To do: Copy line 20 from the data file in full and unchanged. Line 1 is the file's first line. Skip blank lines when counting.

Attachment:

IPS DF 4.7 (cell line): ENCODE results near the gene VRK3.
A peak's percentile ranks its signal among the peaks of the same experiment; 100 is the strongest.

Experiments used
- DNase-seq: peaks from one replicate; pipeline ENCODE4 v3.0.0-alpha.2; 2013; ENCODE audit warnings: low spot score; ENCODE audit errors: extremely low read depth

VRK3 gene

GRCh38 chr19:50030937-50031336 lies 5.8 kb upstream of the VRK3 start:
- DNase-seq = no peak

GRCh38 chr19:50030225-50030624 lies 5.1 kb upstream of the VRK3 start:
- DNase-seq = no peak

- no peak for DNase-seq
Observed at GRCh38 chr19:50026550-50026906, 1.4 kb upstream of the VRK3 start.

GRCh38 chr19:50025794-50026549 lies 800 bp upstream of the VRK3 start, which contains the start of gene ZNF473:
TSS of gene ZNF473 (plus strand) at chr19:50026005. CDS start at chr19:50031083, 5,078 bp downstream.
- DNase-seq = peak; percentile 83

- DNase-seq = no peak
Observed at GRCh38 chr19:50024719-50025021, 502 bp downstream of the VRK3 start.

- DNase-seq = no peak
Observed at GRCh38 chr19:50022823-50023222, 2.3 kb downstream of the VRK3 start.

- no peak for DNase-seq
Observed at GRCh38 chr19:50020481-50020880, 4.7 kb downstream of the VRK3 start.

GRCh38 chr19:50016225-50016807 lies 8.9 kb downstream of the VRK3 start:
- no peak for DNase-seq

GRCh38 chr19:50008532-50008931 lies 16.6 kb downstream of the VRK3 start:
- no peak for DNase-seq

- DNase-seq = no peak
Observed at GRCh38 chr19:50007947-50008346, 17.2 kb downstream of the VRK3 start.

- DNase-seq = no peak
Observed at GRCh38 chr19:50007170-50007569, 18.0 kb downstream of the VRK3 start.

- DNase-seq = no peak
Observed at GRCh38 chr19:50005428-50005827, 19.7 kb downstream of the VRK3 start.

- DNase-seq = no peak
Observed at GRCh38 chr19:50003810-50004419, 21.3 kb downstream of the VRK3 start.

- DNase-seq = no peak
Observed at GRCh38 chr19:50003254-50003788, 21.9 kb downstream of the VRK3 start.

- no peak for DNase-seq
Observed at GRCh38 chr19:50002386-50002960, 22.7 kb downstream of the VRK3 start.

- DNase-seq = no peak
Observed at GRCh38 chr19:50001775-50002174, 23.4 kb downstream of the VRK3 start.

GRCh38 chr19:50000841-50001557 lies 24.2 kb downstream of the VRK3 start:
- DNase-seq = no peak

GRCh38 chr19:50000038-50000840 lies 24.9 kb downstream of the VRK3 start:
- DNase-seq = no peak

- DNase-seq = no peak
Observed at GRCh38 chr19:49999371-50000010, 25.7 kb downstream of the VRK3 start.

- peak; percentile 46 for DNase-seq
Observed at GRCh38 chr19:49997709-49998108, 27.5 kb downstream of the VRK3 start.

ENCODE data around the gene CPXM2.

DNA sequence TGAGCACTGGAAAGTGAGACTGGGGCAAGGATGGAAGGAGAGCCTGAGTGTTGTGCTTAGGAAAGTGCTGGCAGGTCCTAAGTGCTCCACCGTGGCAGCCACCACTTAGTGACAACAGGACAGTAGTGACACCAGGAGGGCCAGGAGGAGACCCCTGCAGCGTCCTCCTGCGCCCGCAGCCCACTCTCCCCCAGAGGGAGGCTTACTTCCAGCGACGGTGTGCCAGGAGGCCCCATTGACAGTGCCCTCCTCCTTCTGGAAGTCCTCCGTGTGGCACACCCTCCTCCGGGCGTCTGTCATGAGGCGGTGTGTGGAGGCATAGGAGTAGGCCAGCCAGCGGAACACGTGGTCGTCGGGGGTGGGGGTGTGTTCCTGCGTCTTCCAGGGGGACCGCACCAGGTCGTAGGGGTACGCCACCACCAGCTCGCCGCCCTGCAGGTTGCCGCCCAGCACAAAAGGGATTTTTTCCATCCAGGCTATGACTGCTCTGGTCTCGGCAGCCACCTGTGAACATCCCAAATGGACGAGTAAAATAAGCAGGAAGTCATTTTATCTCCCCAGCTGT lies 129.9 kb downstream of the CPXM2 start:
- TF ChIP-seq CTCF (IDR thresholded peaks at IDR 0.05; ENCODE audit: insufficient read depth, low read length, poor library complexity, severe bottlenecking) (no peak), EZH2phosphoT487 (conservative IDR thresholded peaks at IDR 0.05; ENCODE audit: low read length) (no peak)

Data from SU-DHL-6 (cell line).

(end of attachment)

Observed at GRCh38 chr19:50020481-50020880, 4.7 kb downstream of the VRK3 start.